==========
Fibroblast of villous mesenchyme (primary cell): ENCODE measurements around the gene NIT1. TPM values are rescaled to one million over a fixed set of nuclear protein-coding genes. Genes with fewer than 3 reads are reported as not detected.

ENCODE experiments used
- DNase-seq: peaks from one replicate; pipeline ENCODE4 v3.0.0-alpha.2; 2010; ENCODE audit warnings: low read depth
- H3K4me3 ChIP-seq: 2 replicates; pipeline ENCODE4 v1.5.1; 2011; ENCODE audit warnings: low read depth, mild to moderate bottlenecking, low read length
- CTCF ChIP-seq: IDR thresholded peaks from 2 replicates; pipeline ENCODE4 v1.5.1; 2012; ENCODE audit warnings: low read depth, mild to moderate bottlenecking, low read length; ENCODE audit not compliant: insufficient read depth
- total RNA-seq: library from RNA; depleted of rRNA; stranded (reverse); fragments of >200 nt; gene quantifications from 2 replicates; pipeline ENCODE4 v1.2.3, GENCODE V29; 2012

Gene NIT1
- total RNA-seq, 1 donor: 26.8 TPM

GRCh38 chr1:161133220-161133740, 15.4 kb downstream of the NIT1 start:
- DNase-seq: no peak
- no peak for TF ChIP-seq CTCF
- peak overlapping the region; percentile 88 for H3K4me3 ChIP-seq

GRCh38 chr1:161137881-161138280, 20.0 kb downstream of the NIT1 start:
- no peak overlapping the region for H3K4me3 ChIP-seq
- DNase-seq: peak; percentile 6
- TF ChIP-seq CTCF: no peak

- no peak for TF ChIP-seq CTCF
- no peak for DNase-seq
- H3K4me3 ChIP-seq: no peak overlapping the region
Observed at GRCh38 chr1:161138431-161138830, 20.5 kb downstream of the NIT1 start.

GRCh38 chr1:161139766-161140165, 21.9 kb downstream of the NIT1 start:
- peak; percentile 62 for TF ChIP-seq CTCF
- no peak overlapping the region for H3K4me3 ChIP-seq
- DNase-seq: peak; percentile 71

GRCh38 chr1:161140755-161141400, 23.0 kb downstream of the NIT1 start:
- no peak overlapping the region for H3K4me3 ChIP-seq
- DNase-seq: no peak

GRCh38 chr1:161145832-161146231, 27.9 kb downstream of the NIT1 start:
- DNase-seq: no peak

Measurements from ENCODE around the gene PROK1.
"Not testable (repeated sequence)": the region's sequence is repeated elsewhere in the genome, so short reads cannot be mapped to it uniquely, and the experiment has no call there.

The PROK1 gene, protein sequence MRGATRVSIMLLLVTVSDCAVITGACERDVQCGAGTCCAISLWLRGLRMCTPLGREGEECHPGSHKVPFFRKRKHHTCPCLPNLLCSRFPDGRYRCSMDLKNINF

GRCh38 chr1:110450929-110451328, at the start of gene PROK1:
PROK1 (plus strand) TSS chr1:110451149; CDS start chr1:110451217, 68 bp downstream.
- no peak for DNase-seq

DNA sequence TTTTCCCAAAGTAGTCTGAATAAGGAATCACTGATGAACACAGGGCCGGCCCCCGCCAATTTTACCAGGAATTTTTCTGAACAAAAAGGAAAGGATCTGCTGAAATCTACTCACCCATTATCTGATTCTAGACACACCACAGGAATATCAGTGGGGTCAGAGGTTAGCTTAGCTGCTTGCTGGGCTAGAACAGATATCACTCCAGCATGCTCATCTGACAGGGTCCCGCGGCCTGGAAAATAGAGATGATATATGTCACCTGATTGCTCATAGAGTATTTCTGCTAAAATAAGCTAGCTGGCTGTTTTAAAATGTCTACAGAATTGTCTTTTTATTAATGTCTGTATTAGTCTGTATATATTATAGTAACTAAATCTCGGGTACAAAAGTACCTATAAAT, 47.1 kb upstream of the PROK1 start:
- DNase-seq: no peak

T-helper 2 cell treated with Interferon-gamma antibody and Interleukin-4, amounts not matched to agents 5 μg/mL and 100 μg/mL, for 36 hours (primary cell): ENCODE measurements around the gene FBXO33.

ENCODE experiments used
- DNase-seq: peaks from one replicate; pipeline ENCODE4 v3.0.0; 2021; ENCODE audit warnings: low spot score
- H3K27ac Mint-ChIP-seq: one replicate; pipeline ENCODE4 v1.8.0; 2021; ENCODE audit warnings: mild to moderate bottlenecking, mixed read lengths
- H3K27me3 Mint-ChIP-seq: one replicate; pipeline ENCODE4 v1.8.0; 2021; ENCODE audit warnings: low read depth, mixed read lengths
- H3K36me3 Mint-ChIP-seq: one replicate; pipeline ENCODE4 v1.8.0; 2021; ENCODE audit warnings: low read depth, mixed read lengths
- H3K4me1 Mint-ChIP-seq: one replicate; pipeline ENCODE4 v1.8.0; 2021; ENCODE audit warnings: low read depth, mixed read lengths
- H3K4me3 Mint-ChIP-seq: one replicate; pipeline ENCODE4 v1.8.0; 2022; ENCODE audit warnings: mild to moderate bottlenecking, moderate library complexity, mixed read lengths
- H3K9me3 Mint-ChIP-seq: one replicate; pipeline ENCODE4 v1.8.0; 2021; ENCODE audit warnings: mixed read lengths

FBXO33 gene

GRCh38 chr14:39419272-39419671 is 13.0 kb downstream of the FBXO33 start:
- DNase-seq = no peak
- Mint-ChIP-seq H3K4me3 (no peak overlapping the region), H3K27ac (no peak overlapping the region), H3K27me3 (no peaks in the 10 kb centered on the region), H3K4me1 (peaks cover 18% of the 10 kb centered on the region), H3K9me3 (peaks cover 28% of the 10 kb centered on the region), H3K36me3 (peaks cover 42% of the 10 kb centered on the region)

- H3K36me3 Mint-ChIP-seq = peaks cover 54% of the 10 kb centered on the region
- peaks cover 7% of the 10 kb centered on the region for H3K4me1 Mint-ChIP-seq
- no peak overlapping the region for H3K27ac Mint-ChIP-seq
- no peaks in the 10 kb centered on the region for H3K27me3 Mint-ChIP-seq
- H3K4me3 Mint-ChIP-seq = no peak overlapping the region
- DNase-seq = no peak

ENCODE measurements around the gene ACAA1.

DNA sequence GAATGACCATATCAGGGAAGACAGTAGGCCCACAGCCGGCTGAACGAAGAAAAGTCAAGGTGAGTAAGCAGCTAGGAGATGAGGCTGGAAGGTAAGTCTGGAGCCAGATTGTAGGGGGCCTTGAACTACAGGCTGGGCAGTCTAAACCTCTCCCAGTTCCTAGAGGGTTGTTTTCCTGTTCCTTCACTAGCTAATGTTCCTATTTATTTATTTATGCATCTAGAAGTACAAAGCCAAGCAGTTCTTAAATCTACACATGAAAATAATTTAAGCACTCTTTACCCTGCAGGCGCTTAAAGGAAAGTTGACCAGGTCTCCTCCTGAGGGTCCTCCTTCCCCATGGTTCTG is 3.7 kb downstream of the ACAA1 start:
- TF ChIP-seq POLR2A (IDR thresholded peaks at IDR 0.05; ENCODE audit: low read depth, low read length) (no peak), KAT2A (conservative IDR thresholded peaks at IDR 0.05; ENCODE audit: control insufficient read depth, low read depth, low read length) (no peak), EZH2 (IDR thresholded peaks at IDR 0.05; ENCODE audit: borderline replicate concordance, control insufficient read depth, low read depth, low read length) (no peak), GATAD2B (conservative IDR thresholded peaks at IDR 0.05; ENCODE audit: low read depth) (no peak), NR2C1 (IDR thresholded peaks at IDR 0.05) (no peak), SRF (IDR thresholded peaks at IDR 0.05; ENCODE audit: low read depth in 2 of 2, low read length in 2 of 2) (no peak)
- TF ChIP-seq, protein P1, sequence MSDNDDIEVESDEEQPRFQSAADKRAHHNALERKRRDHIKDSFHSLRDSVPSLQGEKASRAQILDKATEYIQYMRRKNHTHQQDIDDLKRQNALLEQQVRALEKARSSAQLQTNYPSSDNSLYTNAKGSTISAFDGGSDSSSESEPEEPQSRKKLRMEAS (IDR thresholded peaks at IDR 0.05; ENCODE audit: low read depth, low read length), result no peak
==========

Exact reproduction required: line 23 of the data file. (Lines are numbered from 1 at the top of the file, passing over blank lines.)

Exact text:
- no peak overlapping the region for H3K4me3 ChIP-seq